"" Writer's Wanderings: Being Pinkalicious

Monday, April 16, 2018

Being Pinkalicious

[This is a grandparenting article written back in 2010. Many of my grands are into or entering the teen years. The principle still applies. It just gets a little harder to keep up with all the technology. On the other hand, any time I have a tech problem there are plenty of "experts" to help Grandma out.]

Each week my daughter-in-law, Leah, sends us an email full of pictures from the kids’ adventures for the week. A couple weeks ago, there was a picture of three-year-old Annalise who had dressed herself in a pink shirt, pink pants, and pink socks and announced, “I’m pinkalicious!” I thought she was just being clever with a phrase until it was explained to me that Pinkalicious is a character in a book who ate pink cupcakes and turned pink. Of course. Should have known.

Then my other daughter-in-law, Lori, mentioned that there was also a Goldilicious (turns out to be a golden unicorn) and Purplicious (Pinkalicious gets a case of the blues). The list of books and stories goes on and now there is also a Pinkalicious musical written by the sister authors, Victoria and Elizabeth Kann. Oh yes, and did I mention the all the accessories you can purchase?

Just when I think I’ve been able to be smart and keep up with all the current kid stuff, I begin to realize how futile it is—especially when I also have to keep an eye on what happens with trends in Japan. My third daughter-in-law, Aya, has educated me a bit on Anpanman (a popular Japanese cartoon character) and of course, Hello Kitty which originated there. When it comes to popular trends, those three grands span a whole ocean.

How to keep up with it all? I wish I had an answer especially for those of you who might have grands with a wider range in age. Perhaps it all goes back to good communication. Sitting down with your grands and talking about what gets them excited, what they are reading, watching on TV or the movies, or what kind of pretend play they engage in. There is no greater entertainment than listening to a grandchild talk about their view of life.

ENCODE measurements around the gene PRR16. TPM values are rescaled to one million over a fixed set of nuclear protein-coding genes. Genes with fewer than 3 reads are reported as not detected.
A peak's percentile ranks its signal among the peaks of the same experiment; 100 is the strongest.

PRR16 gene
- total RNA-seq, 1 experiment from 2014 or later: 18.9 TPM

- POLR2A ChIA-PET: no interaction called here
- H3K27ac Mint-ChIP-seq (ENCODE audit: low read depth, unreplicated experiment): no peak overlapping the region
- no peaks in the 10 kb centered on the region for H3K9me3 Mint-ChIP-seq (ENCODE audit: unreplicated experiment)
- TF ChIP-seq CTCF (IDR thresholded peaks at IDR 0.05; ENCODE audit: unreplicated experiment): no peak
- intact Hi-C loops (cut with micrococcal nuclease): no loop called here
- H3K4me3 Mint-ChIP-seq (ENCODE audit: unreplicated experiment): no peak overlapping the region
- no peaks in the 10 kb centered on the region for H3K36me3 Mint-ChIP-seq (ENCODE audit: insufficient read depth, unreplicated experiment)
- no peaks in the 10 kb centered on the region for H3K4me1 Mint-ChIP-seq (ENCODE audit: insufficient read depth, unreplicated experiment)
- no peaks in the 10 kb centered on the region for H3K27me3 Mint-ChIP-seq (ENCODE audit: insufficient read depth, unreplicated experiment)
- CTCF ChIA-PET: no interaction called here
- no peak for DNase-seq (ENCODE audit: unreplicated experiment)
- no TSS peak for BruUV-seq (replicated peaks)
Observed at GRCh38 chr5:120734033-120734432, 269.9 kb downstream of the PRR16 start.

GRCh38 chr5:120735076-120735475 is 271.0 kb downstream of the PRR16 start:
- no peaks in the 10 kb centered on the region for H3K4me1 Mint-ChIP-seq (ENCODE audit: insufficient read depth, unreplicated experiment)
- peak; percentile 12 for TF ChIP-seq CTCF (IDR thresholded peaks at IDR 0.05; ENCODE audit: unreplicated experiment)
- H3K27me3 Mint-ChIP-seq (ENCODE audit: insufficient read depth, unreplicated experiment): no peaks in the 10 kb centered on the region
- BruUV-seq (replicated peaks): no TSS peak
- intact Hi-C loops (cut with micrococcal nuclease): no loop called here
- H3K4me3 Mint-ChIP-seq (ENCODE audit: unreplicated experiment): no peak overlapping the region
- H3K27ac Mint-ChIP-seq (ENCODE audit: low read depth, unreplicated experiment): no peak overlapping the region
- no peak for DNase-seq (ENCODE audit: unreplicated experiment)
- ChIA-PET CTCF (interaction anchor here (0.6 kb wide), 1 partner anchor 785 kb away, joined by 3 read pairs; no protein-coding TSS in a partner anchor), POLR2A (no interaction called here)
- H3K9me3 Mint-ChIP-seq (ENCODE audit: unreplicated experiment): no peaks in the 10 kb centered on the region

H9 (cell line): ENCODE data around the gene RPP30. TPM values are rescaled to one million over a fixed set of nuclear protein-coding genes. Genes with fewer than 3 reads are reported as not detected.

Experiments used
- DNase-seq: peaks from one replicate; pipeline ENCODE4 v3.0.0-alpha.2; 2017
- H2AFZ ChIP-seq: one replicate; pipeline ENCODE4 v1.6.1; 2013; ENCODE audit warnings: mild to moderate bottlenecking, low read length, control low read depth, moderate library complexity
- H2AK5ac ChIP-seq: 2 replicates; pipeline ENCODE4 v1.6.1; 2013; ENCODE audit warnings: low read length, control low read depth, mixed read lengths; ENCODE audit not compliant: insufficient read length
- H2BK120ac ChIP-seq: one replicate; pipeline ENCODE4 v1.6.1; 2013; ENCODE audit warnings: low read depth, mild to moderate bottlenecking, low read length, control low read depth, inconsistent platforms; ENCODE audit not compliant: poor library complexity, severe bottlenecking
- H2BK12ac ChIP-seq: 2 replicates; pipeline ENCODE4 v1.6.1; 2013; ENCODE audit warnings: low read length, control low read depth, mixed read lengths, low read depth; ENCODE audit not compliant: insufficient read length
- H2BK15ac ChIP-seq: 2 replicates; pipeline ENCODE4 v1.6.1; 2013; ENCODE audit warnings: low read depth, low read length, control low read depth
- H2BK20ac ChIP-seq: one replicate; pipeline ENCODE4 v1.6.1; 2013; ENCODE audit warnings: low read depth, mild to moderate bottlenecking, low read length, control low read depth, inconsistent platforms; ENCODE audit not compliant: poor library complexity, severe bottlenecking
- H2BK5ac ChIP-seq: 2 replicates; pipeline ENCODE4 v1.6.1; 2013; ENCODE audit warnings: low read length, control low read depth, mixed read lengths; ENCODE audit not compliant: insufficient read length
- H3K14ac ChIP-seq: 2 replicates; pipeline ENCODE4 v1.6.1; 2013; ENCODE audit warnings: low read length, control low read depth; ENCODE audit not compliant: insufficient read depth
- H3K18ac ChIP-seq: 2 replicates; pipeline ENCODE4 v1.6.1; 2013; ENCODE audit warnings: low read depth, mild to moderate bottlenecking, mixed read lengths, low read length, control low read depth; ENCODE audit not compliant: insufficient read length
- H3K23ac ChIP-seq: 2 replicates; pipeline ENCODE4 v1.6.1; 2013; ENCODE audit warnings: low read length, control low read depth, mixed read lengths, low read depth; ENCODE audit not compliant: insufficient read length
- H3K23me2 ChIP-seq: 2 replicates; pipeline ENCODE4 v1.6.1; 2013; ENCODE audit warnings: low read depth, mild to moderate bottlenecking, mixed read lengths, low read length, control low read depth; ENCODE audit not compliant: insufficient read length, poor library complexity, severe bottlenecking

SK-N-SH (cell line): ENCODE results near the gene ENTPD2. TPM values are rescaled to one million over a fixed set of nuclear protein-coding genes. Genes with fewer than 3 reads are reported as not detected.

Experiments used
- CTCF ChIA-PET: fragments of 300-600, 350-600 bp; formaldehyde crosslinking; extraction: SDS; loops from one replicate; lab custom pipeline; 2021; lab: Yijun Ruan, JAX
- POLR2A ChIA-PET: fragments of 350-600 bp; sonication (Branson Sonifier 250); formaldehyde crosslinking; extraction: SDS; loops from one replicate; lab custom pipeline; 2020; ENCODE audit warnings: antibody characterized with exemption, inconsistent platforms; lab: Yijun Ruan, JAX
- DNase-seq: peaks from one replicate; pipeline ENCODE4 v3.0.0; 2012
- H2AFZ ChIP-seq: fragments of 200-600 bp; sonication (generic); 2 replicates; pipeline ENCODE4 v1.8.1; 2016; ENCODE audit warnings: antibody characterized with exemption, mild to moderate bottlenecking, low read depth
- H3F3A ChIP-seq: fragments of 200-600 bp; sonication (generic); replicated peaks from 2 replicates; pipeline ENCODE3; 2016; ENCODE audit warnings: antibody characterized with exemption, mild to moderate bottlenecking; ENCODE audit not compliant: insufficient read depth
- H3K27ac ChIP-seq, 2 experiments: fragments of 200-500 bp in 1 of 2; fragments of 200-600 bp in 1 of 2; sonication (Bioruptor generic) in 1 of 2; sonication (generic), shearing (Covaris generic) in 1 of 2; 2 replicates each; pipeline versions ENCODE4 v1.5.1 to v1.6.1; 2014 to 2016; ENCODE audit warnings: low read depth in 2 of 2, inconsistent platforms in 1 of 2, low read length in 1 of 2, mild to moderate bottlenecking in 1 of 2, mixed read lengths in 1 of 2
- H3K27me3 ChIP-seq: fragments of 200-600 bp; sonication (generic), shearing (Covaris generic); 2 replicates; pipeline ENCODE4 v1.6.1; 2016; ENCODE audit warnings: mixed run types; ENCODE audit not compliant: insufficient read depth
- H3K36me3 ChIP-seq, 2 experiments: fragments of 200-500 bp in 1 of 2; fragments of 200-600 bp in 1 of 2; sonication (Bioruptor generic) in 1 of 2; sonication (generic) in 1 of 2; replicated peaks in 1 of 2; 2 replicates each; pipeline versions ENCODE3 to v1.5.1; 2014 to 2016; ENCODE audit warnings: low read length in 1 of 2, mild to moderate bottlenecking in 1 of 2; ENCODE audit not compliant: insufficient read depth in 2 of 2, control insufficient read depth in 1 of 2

Then be a good listener and when the time is right, you can also share a little about what you did as a child. Imagine how many children have no idea what a typewriter is or that milk used to come in a bottle and be delivered by a milkman (although I hear this is coming back)? Or that your parents walked five miles to school uphill both ways? Storytelling needs to be revived. It’s the best way to pass down the family history. Just don’t give them the whole story in one conversation.

What I’m saying is, take advantage of opportunities to learn about their world and then share some of yours. When we were growing up, we heard a lot of fuss about the generation gap. It was blamed for a lot of misunderstandings. We don’t hear as much about it today but is that because it’s narrowed or widened? I would guess it’s widened. Technology and life have just moved too fast. In my lifetime television has gone from black and white consoles to flat-screened high-definition color and now it’s moving on to 3D!

Whether you need to be a little “pinkalicious” or watch TV with 3D glasses on, take time to explore your grand’s world but bring along a good dose of that wisdom, maturity, and patience that you’ve picked up along this life’s journey. Your grands will love you for it.

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